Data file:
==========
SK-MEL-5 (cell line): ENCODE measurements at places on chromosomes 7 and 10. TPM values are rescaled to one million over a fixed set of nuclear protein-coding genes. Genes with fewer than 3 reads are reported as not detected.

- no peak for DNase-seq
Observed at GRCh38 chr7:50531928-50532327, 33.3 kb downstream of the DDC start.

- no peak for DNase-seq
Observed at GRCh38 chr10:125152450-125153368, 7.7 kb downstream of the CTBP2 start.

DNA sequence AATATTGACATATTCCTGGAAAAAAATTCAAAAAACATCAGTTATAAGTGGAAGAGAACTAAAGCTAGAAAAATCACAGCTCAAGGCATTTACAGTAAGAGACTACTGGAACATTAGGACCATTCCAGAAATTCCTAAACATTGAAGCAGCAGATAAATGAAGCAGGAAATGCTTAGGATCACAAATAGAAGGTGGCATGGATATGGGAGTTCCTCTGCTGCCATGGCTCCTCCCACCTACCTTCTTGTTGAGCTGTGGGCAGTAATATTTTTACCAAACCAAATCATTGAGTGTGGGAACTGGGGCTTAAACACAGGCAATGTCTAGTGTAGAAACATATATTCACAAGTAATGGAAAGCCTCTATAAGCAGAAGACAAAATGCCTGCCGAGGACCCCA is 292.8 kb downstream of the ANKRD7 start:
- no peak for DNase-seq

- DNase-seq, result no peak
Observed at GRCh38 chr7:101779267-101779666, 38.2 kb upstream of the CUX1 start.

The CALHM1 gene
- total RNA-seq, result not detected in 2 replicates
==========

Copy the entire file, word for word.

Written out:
SK-MEL-5 (cell line): ENCODE measurements at places on chromosomes 7 and 10. TPM values are rescaled to one million over a fixed set of nuclear protein-coding genes. Genes with fewer than 3 reads are reported as not detected.

- no peak for DNase-seq
Observed at GRCh38 chr7:50531928-50532327, 33.3 kb downstream of the DDC start.

- no peak for DNase-seq
Observed at GRCh38 chr10:125152450-125153368, 7.7 kb downstream of the CTBP2 start.

DNA sequence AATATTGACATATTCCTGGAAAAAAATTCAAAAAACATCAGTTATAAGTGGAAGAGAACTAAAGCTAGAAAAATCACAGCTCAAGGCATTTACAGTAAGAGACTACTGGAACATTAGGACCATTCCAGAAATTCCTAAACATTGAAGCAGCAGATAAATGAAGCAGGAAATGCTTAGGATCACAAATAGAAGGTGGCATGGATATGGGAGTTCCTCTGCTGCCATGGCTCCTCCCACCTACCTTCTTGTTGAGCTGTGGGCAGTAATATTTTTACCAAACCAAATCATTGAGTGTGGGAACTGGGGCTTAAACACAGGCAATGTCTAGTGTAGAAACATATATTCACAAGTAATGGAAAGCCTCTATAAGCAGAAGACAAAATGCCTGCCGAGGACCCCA is 292.8 kb downstream of the ANKRD7 start:
- no peak for DNase-seq

- DNase-seq, result no peak
Observed at GRCh38 chr7:101779267-101779666, 38.2 kb upstream of the CUX1 start.

The CALHM1 gene
- total RNA-seq, result not detected in 2 replicates